Key #1: Stretch your calves, toes and feet.
Lower leg stiffness is the number one problem that can make it harder to balance. Your toes, foot and lower leg muscles do tiny movements and adjustments that make balance easier for the rest of your body. If your lower leg is unable to move due to tightness and possibly weakness, then the rest of your body will have to compensate. This causes bigger adjustments throughout the core of the body and the risk for falling is higher. So- get those toes and feet flexible! It is helpful to practice wiggling your toes, going barefoot, rolling your foot on a tennis ball, stretching your calves and wearing shoes that don’t scrunch your toes.
Key #2: Stretch the front of your hips
The gluts surround the back half of our hip socket and they are very important for stabilizing the thigh bone. Most people are tight in the front of their hip socket and are weak on the back of the hip socket, due to sitting. Your gluts are more likely to fire when they are strong and the fronts of your hips are flexible. To stretch the front of your hip, you can try going into a deep lunge. When you are at the office, you can try this standing hip stretch. Face the back of your chair, put your knee on the seat and hold the back rest with your hands to keep balance. Then, squeeze your gluts and bring the hips forward (so your knee is behind your pelvis) to feel a stretch in the front of your hip.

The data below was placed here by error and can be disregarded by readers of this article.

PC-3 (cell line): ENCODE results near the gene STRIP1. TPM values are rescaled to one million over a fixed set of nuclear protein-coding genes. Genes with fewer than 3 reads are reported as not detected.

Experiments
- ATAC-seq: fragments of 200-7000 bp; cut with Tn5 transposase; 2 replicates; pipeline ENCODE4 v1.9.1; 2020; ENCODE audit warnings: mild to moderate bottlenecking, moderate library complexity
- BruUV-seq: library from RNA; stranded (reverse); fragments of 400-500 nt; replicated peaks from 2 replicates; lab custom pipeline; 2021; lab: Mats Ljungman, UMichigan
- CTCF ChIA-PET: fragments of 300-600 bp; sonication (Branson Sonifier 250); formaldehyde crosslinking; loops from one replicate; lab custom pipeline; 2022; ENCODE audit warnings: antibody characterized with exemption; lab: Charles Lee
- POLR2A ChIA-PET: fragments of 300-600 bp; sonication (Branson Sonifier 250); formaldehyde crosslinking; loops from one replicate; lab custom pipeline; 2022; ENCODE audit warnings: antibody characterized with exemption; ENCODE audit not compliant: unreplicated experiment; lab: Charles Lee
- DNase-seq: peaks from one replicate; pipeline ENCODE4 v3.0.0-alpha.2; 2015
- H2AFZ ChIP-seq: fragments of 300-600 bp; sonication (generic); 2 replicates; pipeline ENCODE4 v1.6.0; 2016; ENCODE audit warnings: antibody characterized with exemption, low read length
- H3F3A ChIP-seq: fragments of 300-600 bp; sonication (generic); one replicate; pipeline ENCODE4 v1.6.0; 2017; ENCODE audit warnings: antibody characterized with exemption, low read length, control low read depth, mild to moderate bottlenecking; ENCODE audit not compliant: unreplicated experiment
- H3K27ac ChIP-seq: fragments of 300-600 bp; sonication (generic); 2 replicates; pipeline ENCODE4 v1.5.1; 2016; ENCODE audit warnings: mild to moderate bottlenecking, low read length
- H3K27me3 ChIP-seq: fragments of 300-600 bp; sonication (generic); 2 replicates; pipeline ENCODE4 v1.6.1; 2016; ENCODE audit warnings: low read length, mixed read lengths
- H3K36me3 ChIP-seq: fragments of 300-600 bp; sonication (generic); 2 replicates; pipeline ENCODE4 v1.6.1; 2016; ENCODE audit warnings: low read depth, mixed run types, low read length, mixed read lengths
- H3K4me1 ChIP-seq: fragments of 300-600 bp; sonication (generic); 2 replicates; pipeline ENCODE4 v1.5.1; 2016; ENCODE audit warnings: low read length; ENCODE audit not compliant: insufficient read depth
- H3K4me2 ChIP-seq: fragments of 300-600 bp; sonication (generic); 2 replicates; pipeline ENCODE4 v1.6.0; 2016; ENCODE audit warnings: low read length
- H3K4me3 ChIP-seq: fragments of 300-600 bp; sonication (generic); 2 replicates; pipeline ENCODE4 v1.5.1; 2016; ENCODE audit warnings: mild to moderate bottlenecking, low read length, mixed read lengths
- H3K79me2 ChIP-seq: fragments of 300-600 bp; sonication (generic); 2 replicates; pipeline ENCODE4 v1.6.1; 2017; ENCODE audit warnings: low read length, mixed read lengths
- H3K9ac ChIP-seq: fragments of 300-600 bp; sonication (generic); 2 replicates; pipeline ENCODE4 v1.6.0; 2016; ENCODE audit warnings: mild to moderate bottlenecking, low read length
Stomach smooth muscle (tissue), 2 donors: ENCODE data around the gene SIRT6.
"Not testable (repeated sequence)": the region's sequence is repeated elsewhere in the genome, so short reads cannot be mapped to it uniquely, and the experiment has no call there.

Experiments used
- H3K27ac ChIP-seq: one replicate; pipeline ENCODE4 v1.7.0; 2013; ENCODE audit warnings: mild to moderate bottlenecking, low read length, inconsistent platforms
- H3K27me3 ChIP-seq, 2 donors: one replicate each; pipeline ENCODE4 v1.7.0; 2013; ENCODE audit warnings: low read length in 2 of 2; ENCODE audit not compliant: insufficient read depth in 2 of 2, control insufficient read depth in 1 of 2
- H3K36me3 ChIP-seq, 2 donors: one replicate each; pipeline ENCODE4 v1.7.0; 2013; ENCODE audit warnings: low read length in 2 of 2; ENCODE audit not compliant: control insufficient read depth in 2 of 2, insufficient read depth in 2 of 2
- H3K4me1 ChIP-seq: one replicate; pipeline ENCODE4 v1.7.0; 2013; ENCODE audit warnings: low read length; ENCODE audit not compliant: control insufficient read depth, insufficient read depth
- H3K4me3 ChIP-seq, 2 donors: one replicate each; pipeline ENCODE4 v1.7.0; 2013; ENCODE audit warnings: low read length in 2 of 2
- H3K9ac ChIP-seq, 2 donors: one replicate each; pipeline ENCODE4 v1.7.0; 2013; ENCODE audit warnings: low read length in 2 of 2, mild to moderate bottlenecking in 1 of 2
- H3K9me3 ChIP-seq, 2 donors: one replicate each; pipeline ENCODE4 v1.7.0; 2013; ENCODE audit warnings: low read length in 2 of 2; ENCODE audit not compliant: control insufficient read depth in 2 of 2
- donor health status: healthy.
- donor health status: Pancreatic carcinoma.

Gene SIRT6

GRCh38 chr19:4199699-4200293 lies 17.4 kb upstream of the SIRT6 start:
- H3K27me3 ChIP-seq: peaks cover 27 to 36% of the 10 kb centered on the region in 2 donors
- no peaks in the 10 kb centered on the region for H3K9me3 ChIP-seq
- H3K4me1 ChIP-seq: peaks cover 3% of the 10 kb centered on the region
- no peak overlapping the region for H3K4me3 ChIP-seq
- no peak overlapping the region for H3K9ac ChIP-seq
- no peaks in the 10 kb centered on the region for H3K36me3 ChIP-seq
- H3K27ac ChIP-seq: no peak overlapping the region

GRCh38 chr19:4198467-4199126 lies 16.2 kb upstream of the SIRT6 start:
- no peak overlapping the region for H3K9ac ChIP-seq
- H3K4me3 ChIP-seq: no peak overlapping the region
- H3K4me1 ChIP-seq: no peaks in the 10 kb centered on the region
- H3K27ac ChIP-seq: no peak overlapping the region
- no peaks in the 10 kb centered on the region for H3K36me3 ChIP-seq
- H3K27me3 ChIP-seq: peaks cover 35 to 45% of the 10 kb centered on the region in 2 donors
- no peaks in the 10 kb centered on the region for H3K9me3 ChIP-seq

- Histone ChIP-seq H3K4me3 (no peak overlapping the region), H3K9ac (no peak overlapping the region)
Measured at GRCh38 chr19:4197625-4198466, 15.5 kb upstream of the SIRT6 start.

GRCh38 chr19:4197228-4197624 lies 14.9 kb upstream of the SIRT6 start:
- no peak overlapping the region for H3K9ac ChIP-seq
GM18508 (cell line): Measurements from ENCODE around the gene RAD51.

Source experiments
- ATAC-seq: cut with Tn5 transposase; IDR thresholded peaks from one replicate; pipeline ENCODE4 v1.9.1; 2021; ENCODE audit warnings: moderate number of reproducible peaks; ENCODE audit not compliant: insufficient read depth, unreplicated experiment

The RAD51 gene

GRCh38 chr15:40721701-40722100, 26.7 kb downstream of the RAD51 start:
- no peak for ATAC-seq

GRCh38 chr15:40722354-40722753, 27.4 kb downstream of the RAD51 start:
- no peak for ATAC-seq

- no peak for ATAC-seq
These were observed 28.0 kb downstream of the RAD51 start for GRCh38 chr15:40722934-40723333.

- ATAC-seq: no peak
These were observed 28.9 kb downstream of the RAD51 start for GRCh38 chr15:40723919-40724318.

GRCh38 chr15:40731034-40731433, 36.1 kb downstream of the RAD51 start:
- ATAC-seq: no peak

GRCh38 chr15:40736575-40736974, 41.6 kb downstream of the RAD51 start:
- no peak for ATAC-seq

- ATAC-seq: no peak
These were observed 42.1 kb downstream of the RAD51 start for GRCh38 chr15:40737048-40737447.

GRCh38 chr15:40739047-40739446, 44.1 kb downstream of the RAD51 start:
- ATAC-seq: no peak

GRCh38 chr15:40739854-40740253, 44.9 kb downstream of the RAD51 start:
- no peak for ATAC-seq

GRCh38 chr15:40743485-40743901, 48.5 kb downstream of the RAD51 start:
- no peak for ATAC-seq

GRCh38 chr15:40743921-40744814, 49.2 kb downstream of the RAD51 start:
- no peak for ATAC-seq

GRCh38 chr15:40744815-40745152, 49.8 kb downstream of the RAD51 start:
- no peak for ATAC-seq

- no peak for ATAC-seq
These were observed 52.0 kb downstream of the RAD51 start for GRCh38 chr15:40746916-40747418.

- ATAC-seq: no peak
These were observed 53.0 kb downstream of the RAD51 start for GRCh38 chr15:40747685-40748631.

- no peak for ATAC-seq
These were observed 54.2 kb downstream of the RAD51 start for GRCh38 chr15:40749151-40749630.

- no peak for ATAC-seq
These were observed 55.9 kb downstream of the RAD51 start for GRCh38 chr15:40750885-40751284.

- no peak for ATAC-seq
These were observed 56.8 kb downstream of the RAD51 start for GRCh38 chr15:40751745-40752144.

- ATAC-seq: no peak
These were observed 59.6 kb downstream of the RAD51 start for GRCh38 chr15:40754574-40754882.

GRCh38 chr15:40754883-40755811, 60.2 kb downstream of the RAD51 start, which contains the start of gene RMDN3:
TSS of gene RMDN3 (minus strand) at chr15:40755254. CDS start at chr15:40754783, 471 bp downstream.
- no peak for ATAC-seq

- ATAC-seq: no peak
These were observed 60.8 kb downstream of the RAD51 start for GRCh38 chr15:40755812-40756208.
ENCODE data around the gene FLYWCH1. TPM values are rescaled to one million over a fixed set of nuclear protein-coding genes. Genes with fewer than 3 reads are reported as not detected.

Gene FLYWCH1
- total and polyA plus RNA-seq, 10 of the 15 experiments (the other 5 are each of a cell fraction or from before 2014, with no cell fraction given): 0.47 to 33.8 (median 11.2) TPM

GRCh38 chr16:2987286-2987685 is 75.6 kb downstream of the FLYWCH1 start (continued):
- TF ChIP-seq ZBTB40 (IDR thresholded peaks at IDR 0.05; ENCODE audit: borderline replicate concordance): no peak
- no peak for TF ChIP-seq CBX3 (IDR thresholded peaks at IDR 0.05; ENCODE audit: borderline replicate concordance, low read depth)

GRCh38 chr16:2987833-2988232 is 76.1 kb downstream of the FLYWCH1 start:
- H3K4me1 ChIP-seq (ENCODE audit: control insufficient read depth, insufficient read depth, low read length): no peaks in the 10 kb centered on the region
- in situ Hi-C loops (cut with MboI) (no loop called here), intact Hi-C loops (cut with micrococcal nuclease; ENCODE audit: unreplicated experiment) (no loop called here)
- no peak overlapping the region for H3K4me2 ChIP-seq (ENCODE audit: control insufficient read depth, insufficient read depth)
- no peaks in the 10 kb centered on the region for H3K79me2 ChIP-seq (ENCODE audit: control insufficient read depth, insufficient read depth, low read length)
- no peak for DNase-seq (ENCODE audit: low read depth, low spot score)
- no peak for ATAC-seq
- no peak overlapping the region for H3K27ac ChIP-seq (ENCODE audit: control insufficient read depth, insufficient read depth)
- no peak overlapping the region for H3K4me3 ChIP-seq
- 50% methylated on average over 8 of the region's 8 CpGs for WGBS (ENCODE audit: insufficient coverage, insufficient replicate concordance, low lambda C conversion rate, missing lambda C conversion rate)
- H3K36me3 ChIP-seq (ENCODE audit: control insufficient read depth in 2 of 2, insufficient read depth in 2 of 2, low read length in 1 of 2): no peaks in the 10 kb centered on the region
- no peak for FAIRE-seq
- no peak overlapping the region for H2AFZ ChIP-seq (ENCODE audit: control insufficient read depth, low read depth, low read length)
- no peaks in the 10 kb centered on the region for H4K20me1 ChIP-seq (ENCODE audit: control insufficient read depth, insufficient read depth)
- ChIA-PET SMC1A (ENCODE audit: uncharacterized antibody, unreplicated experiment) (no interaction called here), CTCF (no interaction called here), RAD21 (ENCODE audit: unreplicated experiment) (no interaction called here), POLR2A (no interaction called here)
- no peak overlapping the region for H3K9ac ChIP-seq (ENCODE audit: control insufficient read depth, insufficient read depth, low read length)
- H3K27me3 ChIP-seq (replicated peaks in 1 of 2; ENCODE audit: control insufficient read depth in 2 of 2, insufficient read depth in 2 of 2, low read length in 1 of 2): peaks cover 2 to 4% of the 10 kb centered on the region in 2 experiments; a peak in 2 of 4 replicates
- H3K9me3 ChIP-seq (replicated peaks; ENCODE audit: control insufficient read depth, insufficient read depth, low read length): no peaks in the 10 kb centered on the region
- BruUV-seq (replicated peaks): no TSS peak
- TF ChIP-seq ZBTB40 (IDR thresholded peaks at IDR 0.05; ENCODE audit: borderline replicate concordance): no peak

Key #3: Practice
Much of our balance comes from muscle memory. This means that our brains can remember how to move our bodies a certain way without thinking too hard about it. Familiar tasks that you do over and over again will become “programmed” into your brain. When you react to a slippery situation, your reflexes go right to the “program”. If you don’t have much information in your “program/memory bank of balance”, then your nervous system will not be able to cope very well. To practice your balance, try standing on one leg without wearing shoes. Once you get good at this, try balancing while on something swishy like a pillow or folded blanket. The more unstable the surface, the trickier it will be!
It’s been said: “walk like a penguin when you’re on ice”. Keep both knees soft and make sure to have both feet on the ground- heels down. Instead of picking up each foot, you want to be sliding or shuffling as you go slowly over the ice- just like a penguin!